“The stamping feet is a motif Chris wanted to use several times before the dropping of the bomb,” said King, who works out of Warner Bros. Studios. “It’s a device to convey Oppenheimer’s growing panic about what the creation of this weapon meant to the world.” He and Nolan have done eight movies together, including The Dark Knight (2008), Inception (2010), and Dunkirk (2017), all of which won best sound Oscars.


Even when he’s not sitting at a mixing board, he remains a vigilant listener. “My work has programmed me to keep my ears open,” said King, who studied painting in college and then began his career in New York in low-budget genre films. An early adopter of digital sound technology, he described his work as painting with sound and said he is heavily influenced by Vermeer and Ingres for their heightened reality and the works of de Kooning, Pollack, and Picasso. “The way sound was used in old movies was almost like a stage cue in a play,” said King, whose most recent credit is the critical and commercial smash Dune: Part Two. “It wasn’t possible to get elaborate with the existing technology. But it’s evolved to the point you’re only limited by your imagination.”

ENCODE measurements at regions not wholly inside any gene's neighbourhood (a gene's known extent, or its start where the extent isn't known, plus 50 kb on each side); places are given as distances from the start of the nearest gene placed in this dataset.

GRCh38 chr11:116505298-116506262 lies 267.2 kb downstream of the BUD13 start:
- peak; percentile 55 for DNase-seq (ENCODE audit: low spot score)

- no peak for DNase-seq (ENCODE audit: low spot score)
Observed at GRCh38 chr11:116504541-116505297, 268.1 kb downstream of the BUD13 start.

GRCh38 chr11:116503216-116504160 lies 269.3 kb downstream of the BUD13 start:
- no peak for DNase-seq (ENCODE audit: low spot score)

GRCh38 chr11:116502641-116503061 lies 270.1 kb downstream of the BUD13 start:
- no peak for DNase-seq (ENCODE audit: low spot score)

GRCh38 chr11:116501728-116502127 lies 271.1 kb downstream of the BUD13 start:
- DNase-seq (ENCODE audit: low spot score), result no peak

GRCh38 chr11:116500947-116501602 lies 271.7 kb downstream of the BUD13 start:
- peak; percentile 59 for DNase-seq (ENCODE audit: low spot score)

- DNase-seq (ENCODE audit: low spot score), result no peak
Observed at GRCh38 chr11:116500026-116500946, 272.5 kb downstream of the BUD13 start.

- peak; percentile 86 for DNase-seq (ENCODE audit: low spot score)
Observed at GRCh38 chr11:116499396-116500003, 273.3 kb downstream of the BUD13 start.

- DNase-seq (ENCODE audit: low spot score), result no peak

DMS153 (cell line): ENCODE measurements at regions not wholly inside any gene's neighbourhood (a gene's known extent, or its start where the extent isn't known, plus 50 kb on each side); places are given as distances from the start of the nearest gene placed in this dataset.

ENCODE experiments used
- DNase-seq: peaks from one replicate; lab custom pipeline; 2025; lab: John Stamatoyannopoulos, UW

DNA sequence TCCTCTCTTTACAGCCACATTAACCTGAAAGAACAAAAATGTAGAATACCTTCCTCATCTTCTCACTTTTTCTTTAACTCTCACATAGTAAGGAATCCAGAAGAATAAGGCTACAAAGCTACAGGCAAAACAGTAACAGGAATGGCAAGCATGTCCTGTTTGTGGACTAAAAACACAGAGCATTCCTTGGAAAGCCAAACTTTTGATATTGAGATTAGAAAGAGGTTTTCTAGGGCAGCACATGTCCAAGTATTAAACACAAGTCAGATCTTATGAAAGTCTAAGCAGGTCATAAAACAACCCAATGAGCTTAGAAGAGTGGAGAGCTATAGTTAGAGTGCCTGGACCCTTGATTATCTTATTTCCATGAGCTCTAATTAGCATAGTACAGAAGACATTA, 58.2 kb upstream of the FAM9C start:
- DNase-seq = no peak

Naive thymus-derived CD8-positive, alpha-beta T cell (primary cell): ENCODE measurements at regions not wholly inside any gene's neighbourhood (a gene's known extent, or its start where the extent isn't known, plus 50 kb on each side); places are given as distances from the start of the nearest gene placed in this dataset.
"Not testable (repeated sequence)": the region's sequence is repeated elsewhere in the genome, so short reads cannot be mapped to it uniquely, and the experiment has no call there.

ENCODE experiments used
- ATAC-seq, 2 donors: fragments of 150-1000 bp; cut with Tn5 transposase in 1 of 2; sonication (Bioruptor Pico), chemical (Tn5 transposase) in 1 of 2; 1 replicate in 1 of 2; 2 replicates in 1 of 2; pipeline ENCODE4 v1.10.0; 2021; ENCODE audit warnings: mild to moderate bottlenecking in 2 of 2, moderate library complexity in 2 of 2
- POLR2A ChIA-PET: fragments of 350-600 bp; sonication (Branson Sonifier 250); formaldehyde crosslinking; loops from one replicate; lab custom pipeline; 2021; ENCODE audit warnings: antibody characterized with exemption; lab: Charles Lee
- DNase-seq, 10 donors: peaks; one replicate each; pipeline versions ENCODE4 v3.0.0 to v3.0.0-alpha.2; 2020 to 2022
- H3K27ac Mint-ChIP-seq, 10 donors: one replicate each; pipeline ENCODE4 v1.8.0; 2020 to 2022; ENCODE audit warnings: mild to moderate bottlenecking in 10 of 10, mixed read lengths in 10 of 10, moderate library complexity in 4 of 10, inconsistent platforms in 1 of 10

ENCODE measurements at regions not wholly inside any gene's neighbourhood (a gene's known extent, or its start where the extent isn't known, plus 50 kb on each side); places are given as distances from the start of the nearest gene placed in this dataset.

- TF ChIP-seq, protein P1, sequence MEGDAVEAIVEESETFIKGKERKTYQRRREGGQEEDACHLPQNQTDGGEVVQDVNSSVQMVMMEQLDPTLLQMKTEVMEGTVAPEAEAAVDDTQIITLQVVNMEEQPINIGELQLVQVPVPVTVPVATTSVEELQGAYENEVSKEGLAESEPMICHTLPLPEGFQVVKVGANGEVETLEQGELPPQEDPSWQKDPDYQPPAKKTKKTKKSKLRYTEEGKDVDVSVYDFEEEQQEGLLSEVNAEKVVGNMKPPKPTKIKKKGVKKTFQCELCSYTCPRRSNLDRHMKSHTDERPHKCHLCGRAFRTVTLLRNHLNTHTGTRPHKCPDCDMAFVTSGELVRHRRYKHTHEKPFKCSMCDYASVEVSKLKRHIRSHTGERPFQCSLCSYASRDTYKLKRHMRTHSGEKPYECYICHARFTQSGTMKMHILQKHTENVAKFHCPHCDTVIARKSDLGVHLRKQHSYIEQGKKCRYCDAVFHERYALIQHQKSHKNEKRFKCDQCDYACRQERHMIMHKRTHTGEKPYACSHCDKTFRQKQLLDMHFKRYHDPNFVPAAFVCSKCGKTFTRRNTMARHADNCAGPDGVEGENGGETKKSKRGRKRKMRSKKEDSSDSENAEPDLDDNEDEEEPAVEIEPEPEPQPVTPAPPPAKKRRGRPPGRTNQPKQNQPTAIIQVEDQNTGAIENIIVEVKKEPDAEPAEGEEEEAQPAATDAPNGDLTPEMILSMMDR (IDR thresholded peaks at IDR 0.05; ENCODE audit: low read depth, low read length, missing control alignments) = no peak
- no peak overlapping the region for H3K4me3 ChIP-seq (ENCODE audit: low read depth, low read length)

The following conversation has been edited and condensed.

Now that you have eight Academy Award nominations, we wonder, when you go to the annual Oscars luncheon, does somebody ask if you want your regular table?

[Laughs] There are people there who have had many more nominations. In fact, my co-nominee, Kevin O’Connell, has 22. He’s the sound mixer on Oppenheimer. But the lunch is fun. It’s the most relaxed of all these events and, for that reason, the most enjoyable.

Okay, seriously, film sound is somewhat of a mystery for people. When members of the sound branch vote, what is it they listen for in movies?

Several things: the shape of the mix from beginning to end, the ebb and flow, the dynamics of the mix, which is invisible to the audience, but you feel it when it’s off-kilter somehow. I think film sound is a mystery because it’s not meant to be noticed by the audience, as much as it is a conduit, a way to draw audiences into the film.


This is a labor-intensive process. How does it work?